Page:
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Gretings all,

I'm wondering if anyone has noticed this inconsistency and has any idea how to fix it.

Example: http://jsfiddle.net/p5G2N/

Premise:

Severals words are joined by an unencoded ampersand; There are no spaces.

<p>Goodevening&goodnight</p>

Results:

Chrome/IE: Fails to interpret the character as an ampersand which breaks the intended capitalization styling. Displays as: Goodevening&Goodnight [INCORRECT - Notice the capital G of goodnight, there should be no capitalization as it's a single word]

Firefox: Manages to interpret the un-encoded ampersand properly and sees the string as a single word. Displays as: Goodevening&goodnight [CORRECT]

Question:

How do I get Chrome/IE to respect the styling (capitalize)?

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Afaik, ampersands are not allowed in HTML source code as literals, i.e. they have to be written as &amp; –  Šime Vidas Mar 5 '13 at 16:10
    
It's also worth noting that in this example if you were to type "guitar&amplifer" even Firefox would render this correctly as guitar&Lifier. I think that's a pretty good example of why you shouldn't use & over &amp. –  James Donnelly Mar 5 '13 at 16:19

3 Answers 3

&amp should be used over &. From the W3 specification:

Authors should use "&amp;" (ASCII decimal 38) instead of "&" to avoid confusion with the beginning of a character reference (entity reference open delimiter). Authors should also use "&amp;" in attribute values since character references are allowed within CDATA attribute values.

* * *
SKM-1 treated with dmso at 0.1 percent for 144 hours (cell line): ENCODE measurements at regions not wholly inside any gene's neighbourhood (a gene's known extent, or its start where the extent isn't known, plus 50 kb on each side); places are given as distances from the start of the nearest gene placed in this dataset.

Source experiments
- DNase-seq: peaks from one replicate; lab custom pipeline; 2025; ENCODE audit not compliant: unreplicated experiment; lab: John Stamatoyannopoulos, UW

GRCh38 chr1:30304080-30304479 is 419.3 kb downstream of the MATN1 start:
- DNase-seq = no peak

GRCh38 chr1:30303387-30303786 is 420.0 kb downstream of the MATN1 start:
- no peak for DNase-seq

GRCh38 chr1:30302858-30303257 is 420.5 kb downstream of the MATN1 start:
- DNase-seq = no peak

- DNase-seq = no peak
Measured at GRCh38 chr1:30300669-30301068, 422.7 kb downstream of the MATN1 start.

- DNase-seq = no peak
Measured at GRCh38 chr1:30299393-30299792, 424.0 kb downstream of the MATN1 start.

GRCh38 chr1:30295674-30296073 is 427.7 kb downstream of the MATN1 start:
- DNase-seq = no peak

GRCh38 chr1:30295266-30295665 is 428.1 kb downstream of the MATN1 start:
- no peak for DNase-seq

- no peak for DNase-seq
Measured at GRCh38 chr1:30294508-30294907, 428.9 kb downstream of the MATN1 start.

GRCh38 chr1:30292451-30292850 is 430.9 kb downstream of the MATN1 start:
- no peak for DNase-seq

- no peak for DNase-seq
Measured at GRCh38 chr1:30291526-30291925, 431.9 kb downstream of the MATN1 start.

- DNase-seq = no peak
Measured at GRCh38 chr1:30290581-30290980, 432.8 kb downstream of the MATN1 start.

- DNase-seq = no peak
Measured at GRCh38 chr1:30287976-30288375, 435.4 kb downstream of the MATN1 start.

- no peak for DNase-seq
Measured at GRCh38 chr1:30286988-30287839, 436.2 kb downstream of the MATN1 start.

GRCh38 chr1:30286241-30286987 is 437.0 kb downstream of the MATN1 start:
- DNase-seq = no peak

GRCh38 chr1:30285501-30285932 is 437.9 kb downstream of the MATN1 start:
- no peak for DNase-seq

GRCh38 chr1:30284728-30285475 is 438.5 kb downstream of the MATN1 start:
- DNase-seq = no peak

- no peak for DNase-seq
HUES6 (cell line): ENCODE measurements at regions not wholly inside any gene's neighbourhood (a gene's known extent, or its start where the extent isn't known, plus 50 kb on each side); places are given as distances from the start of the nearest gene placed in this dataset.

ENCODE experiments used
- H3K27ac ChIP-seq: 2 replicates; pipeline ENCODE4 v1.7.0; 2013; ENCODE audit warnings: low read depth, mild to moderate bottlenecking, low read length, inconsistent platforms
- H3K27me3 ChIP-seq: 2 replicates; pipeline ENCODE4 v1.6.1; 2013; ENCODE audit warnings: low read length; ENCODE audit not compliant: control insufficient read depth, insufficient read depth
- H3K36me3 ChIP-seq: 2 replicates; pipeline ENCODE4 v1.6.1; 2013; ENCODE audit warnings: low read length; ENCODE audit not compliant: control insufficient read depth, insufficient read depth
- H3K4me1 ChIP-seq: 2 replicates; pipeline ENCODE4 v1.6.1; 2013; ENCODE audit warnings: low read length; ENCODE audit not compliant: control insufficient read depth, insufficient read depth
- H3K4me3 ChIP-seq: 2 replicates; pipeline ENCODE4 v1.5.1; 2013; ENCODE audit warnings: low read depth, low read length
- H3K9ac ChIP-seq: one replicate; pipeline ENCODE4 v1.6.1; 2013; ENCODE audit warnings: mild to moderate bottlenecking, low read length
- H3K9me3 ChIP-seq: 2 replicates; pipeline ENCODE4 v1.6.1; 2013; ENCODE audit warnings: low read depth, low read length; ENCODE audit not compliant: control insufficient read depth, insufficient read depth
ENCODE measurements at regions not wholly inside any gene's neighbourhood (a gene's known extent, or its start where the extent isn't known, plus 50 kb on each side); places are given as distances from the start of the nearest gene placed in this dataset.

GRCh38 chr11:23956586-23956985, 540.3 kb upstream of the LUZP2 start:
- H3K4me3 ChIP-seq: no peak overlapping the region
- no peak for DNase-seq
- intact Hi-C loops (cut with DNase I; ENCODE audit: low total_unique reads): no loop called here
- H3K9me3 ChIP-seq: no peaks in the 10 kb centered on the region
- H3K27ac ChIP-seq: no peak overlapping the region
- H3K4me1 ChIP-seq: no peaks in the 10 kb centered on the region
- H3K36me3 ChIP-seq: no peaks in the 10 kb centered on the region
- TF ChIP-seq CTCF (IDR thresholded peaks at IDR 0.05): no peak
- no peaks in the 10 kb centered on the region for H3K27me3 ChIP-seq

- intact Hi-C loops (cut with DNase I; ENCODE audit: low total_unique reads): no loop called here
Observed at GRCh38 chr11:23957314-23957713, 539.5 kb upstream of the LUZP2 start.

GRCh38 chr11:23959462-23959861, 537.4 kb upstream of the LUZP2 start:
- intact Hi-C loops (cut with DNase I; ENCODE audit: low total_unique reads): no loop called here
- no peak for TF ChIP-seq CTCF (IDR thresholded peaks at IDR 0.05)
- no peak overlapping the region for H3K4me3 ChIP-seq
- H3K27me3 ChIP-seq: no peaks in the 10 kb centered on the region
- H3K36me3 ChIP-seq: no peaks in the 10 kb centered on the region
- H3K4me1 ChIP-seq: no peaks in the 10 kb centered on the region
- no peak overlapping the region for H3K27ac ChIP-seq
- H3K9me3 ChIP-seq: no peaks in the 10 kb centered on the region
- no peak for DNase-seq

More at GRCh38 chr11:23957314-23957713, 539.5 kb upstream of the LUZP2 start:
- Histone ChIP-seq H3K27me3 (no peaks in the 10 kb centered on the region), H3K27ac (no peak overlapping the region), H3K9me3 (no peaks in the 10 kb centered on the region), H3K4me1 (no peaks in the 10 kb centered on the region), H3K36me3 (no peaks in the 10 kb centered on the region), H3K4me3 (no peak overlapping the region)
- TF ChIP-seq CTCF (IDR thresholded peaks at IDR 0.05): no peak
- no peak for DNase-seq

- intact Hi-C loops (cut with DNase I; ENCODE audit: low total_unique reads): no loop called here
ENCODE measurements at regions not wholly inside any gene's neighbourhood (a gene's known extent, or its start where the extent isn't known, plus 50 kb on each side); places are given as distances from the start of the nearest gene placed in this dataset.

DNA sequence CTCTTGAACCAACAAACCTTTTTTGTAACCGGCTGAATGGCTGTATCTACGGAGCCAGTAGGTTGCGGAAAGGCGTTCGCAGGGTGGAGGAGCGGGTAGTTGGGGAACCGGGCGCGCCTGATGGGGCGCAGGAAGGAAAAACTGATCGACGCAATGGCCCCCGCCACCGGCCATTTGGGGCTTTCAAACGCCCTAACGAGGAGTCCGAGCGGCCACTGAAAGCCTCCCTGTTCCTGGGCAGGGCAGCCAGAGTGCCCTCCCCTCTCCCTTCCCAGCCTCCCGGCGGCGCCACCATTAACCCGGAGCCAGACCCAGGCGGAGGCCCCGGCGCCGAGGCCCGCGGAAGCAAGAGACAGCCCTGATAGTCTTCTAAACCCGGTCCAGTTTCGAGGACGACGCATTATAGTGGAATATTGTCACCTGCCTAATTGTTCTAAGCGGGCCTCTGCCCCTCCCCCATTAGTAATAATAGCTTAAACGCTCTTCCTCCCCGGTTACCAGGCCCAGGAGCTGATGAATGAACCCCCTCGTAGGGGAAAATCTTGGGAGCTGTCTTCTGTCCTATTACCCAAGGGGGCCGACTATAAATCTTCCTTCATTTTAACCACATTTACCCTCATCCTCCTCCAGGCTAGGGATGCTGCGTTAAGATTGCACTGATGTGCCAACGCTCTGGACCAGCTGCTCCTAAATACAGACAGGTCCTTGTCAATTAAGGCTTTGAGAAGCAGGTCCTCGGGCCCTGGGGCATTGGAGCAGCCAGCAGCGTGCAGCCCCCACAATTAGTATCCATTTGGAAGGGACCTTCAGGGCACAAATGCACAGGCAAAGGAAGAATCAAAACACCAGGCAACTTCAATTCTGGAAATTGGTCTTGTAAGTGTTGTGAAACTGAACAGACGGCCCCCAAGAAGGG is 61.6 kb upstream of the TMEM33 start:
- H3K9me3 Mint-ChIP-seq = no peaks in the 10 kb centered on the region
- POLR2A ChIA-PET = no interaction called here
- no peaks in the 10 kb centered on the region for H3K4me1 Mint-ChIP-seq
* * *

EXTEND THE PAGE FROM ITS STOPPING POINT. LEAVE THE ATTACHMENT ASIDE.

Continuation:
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1  
quickmeme.com/meme/3t8vdr –  Šime Vidas Mar 5 '13 at 16:15
1  
@ŠimeVidas To be fair, HTML5 might include an ultimately unhelpful multiple-paragraph explanation on what heuristics to use to determine what exactly should be done with the &. –  millimoose Mar 5 '13 at 16:41

TL;DR: Your expectation is incorrect. goodbye&goodnight has two word-separation points, one on each side of the ampersand. Whether the ampersand is encoded or not is irrelevant.


As far as I know, CSS doesn't fully specify what a "word" is, but there is a recommendation to use the Unicode standard word separation algorithm, which you can find here (UAX29).

An informal summary is that a word is a sequence of letters, numbers or "Connector_Punctuation" symbols (ties), and possibly containing "MidLetter", "MidNum" or "MidNumLet" symbols (there's a list in the referenced document), depending on the immediate context of the symbol. & is not in any of those categories, so a UAX29-conformant word-separation algorithm should split words before and after an &.

A word separation algorithm may take language into account. Indeed, it may do just about anything, but it's supposed to be unsurprising for a native speaker of the language. Non-programmers would probably be surprised if word&word were considered one word.

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If you want to use the &-symbol in HTML, use &amp; instead.

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